My column on Design Mom runs on Mondays, and I knew I couldn’t write about what I’d originally planned. It seemed wrong to write about anything but Sandy Hook, and yet, when I tried to write about it, I felt totally inadequate. I looked at advice from experts about what to say to our children, but I am no expert, and my words fell short until I hit upon an idea I felt sure of.

When it came time to talk to our boys, I was thankful for the advice I’d read to keep it brief and honest. I cried a little, but I was mostly composed. I kept the conversation direct and brief. As expected, our older son had more questions that our younger son, and I answered his questions in private.

I wish they didn’t have to know. I wonder what they’ll think and say in the coming days.

It’s so, so sad.


Oh, Friends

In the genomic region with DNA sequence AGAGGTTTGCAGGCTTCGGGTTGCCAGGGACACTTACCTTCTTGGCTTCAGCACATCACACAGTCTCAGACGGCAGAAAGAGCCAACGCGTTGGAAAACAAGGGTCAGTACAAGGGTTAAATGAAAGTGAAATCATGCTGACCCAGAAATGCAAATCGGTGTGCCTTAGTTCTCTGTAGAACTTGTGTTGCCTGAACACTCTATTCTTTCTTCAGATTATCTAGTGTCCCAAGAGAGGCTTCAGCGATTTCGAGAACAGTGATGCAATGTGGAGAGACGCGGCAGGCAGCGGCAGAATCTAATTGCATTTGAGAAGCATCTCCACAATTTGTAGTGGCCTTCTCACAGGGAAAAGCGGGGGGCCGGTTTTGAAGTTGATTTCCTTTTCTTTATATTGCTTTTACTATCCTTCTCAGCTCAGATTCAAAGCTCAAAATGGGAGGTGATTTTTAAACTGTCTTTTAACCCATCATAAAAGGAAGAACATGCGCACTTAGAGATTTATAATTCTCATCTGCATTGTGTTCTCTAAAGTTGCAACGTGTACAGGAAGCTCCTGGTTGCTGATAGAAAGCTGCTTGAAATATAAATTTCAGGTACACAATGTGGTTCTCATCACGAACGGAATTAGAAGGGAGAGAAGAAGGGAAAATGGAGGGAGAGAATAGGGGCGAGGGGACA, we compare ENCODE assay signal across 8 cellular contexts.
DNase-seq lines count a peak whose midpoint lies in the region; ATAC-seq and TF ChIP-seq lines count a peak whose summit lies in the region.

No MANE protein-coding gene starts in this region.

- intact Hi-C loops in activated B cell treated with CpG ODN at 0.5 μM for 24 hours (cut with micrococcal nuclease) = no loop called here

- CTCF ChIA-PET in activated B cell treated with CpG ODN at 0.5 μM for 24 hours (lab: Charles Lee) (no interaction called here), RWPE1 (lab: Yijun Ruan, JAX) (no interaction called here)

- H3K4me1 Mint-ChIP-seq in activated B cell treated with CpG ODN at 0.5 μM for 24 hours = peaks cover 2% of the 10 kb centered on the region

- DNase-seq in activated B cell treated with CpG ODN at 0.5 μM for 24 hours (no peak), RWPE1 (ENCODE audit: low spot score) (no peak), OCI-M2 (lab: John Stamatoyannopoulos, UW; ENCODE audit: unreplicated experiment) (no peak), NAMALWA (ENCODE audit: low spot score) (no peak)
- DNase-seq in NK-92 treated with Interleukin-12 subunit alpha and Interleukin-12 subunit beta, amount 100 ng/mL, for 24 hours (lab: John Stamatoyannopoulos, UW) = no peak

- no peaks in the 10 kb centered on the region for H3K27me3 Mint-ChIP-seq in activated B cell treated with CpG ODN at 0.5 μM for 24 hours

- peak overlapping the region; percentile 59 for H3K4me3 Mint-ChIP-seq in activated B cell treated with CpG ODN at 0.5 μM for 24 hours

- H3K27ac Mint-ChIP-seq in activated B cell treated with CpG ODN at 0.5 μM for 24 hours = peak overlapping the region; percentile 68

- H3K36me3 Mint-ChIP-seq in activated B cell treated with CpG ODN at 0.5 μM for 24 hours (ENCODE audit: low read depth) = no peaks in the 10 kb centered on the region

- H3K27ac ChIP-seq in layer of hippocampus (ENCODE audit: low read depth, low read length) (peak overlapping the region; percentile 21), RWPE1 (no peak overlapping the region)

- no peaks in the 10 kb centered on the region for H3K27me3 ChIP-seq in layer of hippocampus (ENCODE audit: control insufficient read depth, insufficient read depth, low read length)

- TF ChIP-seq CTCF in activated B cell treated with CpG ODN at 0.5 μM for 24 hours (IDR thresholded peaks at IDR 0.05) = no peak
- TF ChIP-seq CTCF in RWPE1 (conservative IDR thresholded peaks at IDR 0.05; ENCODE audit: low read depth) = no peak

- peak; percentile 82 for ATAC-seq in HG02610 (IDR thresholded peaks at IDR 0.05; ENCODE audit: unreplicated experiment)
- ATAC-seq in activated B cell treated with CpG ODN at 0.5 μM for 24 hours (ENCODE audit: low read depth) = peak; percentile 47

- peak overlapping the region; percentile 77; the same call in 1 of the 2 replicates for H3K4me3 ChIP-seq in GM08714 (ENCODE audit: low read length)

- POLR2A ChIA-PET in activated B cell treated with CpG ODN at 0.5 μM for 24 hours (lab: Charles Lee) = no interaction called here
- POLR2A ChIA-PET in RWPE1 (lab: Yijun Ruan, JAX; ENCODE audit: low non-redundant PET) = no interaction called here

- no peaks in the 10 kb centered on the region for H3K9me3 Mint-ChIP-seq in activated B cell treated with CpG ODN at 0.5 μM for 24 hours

This morning my dear friends Beth and Kerri came to help me work on a project at my house. We get together once a week (more or less) and help each other with pretty much any project. We cleverly refer to it as Project Group, and we provide physical labor and emotional support. We’ve done everything from tearing down backyard fences to painting bedrooms and bathrooms, to weeding flower beds and gardens, to cleaning out basements, sorting recipes, or just catching up on vacuuming and dishes.

Sometimes projects are more emotionally daunting than physically demanding, and it’s incredibly helpful to have two extra hearts stand by to steel your own. Sometimes projects are plain old hard work, and having four extra hands and a good conversation makes everything go faster. It’s genius, and you should totally start your own Project Group.

This morning, emotional help is what I needed most and after a few minutes of me saying, “Oh, and there’s this other thing that’s stressing me out,” and “Oh, I just don’t know what to do about this,” and “Oh, I’m really bummed about this, too,” Beth sat me down in a chair, grabbed some essential oil, and rubbed my feet.